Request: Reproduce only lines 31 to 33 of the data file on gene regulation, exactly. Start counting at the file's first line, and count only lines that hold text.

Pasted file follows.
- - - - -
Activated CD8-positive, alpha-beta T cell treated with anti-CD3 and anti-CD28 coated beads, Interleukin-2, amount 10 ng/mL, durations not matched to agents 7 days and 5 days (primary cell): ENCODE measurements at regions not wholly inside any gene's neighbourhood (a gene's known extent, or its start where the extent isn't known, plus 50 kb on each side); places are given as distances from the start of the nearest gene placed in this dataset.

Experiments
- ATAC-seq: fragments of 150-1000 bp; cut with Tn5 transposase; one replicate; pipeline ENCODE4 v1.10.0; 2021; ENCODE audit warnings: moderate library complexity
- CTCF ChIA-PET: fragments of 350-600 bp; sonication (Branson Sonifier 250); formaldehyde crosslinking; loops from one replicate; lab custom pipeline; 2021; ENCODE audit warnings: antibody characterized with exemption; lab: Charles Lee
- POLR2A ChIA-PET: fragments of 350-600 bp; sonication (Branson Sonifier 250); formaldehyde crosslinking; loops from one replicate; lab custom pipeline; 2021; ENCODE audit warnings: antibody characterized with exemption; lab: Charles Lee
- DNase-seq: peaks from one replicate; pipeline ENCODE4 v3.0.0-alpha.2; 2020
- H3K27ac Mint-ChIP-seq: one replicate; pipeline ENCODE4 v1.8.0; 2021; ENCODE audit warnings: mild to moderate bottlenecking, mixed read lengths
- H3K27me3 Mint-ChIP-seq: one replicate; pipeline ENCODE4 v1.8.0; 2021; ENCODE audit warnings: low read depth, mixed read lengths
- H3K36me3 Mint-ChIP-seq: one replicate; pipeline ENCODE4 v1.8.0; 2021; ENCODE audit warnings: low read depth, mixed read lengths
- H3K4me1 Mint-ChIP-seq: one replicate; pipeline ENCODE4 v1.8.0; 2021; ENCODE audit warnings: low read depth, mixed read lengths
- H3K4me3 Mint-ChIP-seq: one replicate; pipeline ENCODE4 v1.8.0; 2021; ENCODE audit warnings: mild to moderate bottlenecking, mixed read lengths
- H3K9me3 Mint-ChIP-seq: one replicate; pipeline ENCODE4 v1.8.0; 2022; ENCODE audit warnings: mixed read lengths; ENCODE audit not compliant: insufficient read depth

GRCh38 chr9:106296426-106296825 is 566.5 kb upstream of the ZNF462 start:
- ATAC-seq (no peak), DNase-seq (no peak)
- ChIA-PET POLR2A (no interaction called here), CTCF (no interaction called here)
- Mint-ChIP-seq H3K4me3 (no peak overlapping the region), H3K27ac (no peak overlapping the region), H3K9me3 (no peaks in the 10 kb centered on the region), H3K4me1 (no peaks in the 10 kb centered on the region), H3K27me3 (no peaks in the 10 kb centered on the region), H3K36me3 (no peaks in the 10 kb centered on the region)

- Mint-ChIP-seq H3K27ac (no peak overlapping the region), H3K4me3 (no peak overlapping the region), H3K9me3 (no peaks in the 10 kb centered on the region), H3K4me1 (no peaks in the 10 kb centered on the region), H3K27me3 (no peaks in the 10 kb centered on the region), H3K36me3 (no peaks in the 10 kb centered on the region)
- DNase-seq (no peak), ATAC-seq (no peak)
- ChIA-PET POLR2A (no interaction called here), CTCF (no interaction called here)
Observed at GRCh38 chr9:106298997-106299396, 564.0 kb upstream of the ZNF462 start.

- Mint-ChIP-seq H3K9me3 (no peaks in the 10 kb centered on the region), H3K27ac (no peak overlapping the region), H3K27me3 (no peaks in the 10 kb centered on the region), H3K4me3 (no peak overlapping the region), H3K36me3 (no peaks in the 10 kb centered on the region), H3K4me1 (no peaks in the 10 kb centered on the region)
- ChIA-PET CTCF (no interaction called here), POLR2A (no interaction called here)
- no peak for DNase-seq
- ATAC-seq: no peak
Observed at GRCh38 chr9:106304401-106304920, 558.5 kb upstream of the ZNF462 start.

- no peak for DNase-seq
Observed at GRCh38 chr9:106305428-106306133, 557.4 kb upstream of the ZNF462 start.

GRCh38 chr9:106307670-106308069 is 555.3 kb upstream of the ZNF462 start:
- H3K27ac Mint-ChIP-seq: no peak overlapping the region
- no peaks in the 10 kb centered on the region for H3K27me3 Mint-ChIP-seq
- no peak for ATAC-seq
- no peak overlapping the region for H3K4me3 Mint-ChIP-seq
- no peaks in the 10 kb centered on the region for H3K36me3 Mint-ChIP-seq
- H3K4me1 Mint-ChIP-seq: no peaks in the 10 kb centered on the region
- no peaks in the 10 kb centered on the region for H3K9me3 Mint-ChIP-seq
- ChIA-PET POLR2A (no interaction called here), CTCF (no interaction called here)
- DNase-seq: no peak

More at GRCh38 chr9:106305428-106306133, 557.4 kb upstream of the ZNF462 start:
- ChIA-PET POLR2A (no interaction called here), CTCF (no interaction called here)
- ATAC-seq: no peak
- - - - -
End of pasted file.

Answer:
- no peak for ATAC-seq
- no peak overlapping the region for H3K4me3 Mint-ChIP-seq
- no peaks in the 10 kb centered on the region for H3K36me3 Mint-ChIP-seq